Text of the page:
When a computer influences a human…
Manipal Institute of Technology
Department of Computer Engineering
This paper gives a brief opening to an area where decision and actions revolves around the pivot of human experience. Computers will have influence on human practices. Some spheres of life may be better of will some sort of persuasion. Human-Human persuasions are what we are familiar with but just imagine what if we replace human with a computer. This is what persuasive computing is all about.
Persuasion has always been part of the human experience. From ballads to bible stories, parents to personal trainers, people have always sought to influence others’ attitudes and behaviors. Although many of us resist the idea of being persuaded, most of us seek skilled persuaders for ourselves and our significant others.
The human persuaders in our lives, persuasive computing technologies can bring about constructive changes in many domains, including health, safety, and education. In the process, computers can help us improve ourselves, our communities, and our society. But persuasive computers can also be used for destructive purposes; the dark side of changing attitudes and behaviors leads toward manipulation and coercion. In order to achieve the potential and avoid the pitfalls of persuasive computing, a small but growing group of ACM members has been exploring the theory, design, and analysis of computers as persuasive technologies—an area we call “captology” (based on an acronym derived from Computers As Persuasive Technologies; see www.captology.org).
During the past few years, captologists in universities and industry have increased our knowledge of key issues in this area, but one thing is clear to those of us close to the domain: Not only do we, as a scientific community, need to understand more about the persuasive technologies that already exist, we need more insight into what could exist, and perhaps more important, what should exist.
What is a persuasive computer?
Simply put, a persuasive computer is an interactive technology that changes a person’s attitudes or behaviors. This definition works well in many cases, but a more thorough definition gives a better understanding of persuasive computing.
The psychology literature suggests many definitions for the word ‘persuasion”. After reviewing the work of persuasion scholars, various definitions were synthesized to define “persuasion” as “an attempt to shape, reinforce, or change behaviors, feelings, or thoughts about an issue, object, or action.”
Persuasion and intentionality
One key point in this definition is that true persuasion implies an intent to change attitudes or behaviors; in other words, persuasion requires intentionality. Therefore, not all behavior or attitude change is the result of persuasion. For example, a rain storm may cause people to buy umbrellas, but the storm is not a persuasive event because it has no intentional associated with it. (However, if an umbrella manufacturer could somehow cause rain, then the rain storm might qualify as a persuasive tactic.)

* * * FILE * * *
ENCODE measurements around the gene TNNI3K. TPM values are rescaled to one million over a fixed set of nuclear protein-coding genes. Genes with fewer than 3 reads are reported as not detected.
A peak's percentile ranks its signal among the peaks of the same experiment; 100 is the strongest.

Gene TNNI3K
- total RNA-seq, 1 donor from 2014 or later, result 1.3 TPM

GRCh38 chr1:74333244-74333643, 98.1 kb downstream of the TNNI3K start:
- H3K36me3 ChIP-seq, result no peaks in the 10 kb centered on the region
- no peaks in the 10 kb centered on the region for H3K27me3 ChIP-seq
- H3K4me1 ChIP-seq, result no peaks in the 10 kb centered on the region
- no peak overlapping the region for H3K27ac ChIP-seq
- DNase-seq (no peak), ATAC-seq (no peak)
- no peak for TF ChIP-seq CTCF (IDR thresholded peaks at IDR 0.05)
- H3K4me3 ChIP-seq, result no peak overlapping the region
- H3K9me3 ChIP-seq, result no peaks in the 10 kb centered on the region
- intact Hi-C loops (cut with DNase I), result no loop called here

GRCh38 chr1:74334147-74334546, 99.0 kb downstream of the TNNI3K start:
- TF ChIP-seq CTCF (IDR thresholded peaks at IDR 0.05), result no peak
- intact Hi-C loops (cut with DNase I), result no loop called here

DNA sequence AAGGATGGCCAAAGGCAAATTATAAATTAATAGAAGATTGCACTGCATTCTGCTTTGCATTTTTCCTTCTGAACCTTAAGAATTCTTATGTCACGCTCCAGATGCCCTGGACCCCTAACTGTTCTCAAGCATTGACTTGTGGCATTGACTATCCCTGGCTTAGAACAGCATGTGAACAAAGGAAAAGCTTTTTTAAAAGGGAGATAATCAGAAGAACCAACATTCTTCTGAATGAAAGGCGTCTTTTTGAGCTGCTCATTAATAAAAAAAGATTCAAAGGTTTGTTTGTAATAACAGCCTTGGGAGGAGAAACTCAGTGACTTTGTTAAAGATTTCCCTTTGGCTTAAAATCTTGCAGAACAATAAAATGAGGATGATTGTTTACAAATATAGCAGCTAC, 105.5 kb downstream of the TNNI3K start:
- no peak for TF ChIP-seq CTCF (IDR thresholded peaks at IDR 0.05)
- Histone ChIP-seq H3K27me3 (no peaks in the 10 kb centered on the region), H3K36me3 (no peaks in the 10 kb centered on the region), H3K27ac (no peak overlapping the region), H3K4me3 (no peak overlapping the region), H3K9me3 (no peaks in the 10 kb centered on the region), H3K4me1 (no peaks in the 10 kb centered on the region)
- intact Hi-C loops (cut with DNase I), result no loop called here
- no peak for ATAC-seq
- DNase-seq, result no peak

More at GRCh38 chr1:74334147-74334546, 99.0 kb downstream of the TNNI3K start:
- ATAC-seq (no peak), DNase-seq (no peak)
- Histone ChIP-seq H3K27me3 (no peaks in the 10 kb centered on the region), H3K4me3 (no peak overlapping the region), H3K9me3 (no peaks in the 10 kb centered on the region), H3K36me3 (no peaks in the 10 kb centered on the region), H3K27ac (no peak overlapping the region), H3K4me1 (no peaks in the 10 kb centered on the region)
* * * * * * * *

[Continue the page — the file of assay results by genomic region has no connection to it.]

Because machines do not have intentions, a computer qualifies as a persuasive technology only when those who create, distribute, or adopt the technology do so with an intent to affect human attitudes or behaviors. To be clear, the persuasive nature of a computer does not reside with the object itself; instead, a computer being classified as “persuasive” depends on the context of creation, distribution, and adoption.
If the intent to change attitudes or behaviors is a factor in the creation, distribution, or adoption of a technology, then that technology inherits a type of intent from Furthermore, it is quite possible that a given interactive technology may fall into more than one category.
Today’s computers function in three basic ways:
As a tool: The computer (or the computer application or system) provides humans with new ability or power, allowing people to do things they could not do before, or to do things more easily.
As media: A role that has become more apparent and important in recent years. As a medium, a computer can convey either symbolic content (e.g., text, data graphs, and icons) or sensory content (e.g., real-time video, simulations, and virtual worlds).
As social actors: Users seem to respond to computers as social actors when computer technologies adopt animate characteristics (physical features, emotions, voice communication), play animate roles (coach, pet, assistant, opponent), or follow social rules or dynamics (greetings, apologies, turn taking).
By viewing a computer technology as a tool, one can then ask how tools can be persuasive devices. In other words, ‘HOW do tools change attitudes or behaviors?” While this question deserves more detailed exploration, one preliminary answer is that tools can be persuasive by (1) reducing barriers and thereby increase the likelihood of a certain behavior (2) increasing self-efficacy by making a certain behavior seem achievable (3) providing information that allows informed decisions (4) shaping a person’s mental model by channeling behavior in a certain pattern-people to avoid unsafe sexual behaviors.
Domains of Persuasive computing
Potential Applications of Persuasive Computing
There are still several issues that need further analysis. Human behavior is a relative area and we should try and answer a question like- Does Persuasive computing caters to particular genre of people only?
Fogg, B., J., Persuasive Technologies, Communications of the ACM, May 1999/Vol. 42, Pg. 26-29.
Fogg, B., J., Persuasive Computers: Perspectives and Research Directions, CHI 98. APRIL 1998, Pg. 18-23.
page upload: 10th September 2001